ILCs and the innate-like T lymphocytes that express a semi-invariant TCR, including a subset of γδ T cells, differentiate into type I (cellular immunity: cytotoxicity, IFN-γ, and TNF), type II (humoral immunity: IL-4, IL-5, IL-9, and IL-13), and type III (barrier immunity: IL-17 and IL-22) effector subsets similar to conventional T cells (11). But, unlike conventional T cells, which undergo effector differentiation in the periphery on Ag encounter, effector differentiation in innate-like T lymphocytes occurs in the thymus itself shortly after positive selection. Hence a unique transcriptional program makes developing innate-like T lymphocytes permissive to tissue cues—agonistic ligand/s and costimulatory, homotypic SLAM (signaling lymphocyte activation molecule) interactions—for effector differentiation. Effector differentiation can continue in the periphery, again driven by agonistic interactions with self-ligands or metabolic products derived from symbiotic microbes. Upon fate commitment, induction of the transcription factor PLZF (promyelocytic leukemia zinc finger encoded by Zbtb16) in innate-like T cell precursors downstream of persistent and high-affinity TCR signaling and in ILC precursors is essential for both development and effector differentiation. How Zbtb16 is regulated in each cell subset and the downstream events that beget type I, II, and III effectors are covered in significant detail by Morgan and Kee (2).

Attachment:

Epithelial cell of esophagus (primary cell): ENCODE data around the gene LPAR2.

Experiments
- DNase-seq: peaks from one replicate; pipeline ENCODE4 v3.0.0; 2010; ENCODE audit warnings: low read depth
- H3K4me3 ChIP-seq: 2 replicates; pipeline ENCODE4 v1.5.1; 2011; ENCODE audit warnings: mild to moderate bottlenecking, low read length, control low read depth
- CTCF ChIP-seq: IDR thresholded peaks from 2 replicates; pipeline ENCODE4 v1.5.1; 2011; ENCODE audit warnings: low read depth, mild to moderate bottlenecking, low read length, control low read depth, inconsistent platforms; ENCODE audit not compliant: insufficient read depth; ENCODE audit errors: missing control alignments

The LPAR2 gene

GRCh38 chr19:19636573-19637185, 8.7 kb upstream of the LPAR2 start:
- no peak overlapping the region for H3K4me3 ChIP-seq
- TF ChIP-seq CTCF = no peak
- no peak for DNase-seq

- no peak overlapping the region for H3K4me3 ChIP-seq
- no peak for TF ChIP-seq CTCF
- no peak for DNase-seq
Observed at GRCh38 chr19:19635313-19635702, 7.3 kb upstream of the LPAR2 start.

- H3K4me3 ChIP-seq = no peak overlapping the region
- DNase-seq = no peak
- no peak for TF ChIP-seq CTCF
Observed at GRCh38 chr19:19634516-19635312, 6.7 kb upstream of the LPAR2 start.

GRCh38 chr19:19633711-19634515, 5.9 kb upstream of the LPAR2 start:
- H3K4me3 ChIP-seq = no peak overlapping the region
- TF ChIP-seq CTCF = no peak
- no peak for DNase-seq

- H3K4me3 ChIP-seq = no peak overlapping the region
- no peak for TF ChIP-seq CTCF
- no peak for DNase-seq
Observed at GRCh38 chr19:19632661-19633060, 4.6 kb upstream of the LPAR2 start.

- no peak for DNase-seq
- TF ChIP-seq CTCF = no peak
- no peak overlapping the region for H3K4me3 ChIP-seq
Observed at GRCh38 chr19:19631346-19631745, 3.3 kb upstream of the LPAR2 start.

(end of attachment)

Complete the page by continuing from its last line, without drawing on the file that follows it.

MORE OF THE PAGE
Last, as a group, innate/innate-like lymphocytes display redundant functions. Reasons for this redundancy remain unknown. One approach to fill this gap is to penetrate the evolutionary origins of innate/innate-like lymphocytes; Harly and colleagues' review (3) does exactly that. Comparative genomics of lineage-specific soluble mediators—Ifng, Il4, Il17, Il22, and Il23—and transcription factors—Eomes, Foxp3, Rorc, Tbx21, and Zbtb16—trace their origins to >500 million years ago, appearing perhaps during the Cambrian explosion in the Paleozoic era (5, 12). Large granular and nongranular lymphocytes that lack variable lymphocyte receptors were reported in the jawless vertebrate (lamprey), suggesting that mammalian NK cells (large granular cells)—the natural cytotoxic ILC and ILC2 (nongranular cells)—originated at the dawn of vertebrate evolution in the Mesozoic era. ILC1s and ILC3s appear to have evolved later (13). Among the innate-like T lymphocytes, γδ T cells exhibit similar deep origin as they are reported in lampreys and other vertebrate lineages. Curiously, however, squamates have lost TRG and TRD gene segments and hence are the only known group that lacks γδ T cells (14). Evolutionary implications of this loss are unknown. By contrast with the γδ T cell origin, NKT and MAIT cells appeared as eutherian (placental mammals) innovations. Certain eutherian species lack semi-invariant NKT and MAIT cells. In some of them, an analogous cell type, which expresses an invariant TRAV41-TRAJ38 TCR α-chain that appears to have coevolved with an MHC class I–like MHX molecule, has been reported (15). In light of this discovery, Harly et al. (3) argue that the evolutionary origins of the semi-invariant NKT and MAIT cells may lie in amphibians, which have evolved XNC10-restricted Vα6- and XNC4-restricted Vα45-invariant T cells (3, 9). Understanding the genome-regulatory networks in these novel innate-like T lymphocytes will shed light onto the relatedness of these lineages to each other. Thus, although “it is plainly denied to finite understandings to ascend to the very beginning, and to comprehend the nature of the operation of the First Cause of anything…[T]he ablest endeavours here to penetrate the beginning of things do but carry us, when most successful, a few steps nearer that beginning,” as prophesied by Sir Richard Owen (16). That notwithstanding, we have not yet approached an asymptote; hence much more awaits the curious mind.